It should be noted that, the fire retardant property is enhanced not only when melamine cyanurate is mixed with ammonium polyphosphate, but also when other nitrogen-containing compounds such as polyphosphoric acid amide, tris-(2-hydroxyethyl) isocyanate, and melamine are mixed with ammonium polyphosphate. Further, when these nitrogen-containing compounds are used in a mixed manner, an effect, which is substantially the same as that achieved when melamine cyanurate is mixed, is likely to be obtained.

In the present invention, as the polyamide-series resin used as the base resin of the coating material, nylon (polyamide) 12 is preferable in terms of the bending modulus property of the material itself. A polyamide elastomer-series thermoplastic resin is a block copolymerized elastomer composed of polyamide and polyether. Examples of such a polyamide elastomer-series thermoplastic resin includes “Diamide PAE” (manufactured by DAICEL-HÜLS Ltd.), “Grilon ELX, Griamid ELY” (manufactured by EMS-CHEMIE). Using nylon 12 and the nylon elastomer in a mixed manner does not cause any particular problem.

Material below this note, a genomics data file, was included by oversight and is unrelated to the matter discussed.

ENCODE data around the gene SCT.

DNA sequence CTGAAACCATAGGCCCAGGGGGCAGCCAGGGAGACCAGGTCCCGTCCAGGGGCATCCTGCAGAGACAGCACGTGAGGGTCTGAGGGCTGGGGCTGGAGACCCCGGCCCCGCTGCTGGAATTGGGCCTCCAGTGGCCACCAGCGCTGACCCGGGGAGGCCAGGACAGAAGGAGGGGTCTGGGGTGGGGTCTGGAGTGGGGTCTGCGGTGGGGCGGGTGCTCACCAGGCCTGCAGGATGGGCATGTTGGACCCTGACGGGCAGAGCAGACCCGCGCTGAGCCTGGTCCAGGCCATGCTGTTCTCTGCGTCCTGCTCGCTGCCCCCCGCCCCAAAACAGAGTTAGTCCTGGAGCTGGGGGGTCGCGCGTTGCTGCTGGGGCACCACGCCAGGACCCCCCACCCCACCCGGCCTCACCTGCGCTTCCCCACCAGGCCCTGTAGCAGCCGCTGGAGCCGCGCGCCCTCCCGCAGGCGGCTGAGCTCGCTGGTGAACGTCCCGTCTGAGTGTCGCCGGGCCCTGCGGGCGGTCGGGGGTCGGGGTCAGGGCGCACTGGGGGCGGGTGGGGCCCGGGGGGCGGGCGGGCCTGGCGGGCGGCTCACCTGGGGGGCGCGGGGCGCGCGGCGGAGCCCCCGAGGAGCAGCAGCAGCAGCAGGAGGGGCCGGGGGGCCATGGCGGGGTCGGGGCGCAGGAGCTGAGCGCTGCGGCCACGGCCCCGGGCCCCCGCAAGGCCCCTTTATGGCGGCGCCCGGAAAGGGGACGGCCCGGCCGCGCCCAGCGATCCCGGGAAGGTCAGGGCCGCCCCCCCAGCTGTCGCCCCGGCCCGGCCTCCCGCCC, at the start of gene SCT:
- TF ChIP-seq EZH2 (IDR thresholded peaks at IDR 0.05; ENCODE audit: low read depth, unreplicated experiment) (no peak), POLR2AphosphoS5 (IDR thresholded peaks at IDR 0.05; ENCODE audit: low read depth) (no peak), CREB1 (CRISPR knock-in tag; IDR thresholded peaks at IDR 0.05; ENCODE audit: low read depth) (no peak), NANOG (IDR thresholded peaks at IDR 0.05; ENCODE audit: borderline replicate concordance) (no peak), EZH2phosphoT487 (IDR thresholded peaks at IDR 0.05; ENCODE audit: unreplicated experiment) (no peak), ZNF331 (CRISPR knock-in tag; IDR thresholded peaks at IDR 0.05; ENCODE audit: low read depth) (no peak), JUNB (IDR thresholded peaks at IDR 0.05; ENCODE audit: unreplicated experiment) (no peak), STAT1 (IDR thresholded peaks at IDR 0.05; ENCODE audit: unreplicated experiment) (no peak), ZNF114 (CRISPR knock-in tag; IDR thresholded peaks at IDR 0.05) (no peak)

One example of the polyester elastomer-series thermoplastic resin is a block copolymerized elastomer formed by polyester and polyether, of which specific examples include “Hytrel” (manufactured by Du Pont-Toray Co., Ltd.), “Pelprene” (manufactured by Toyobo Co., Ltd.) and the like. With respect to the polyester elastomer, a number of products having different grades of bending modulus are commercially available. Using these products of polyester elastomer in a mixed manner does not cause any particular problem.

The bending modulus of the resin which is the base such as nylon 12 and polyester elastomer is 500-1300 MPa. When the bending modulus of the base resin is less than 500 MPa, the bending rigidity of the cord of 12.74 N·mm2 or more cannot be obtained. It should be noted that the bending modulus of the commonly used nylon 12 is 1300 MPa or less.

The higher the elastic modulus of the coating material of the optical fiber cord is, for example, the more the cord is likely to remain in a bent form when the cord is released after being held in for a long period a state in which the cord is wound around a bobbin or the like.

When a case in which polyester elastomer is used as the base material is compared with a case in which nylon 12 is used as the base material, with the same amount of the fire retardant agent blended thereto, or when the polyester elastomer-used base material is compared with the nylon-used base material at the substantially the same bending modulus with respect to the coating material to which the fire retardant agent has been blended, it is understood, as a result of the study of such comparisons, that the polyester elastomer-used base material is less likely to remain in a bent form after being released from a bent state. If the base material is in a state to remain in a bent form, the line-setting operation thereafter is more likely to have troubles. Therefore, the polyester elastomer is more preferable as the base material in terms of the operation property.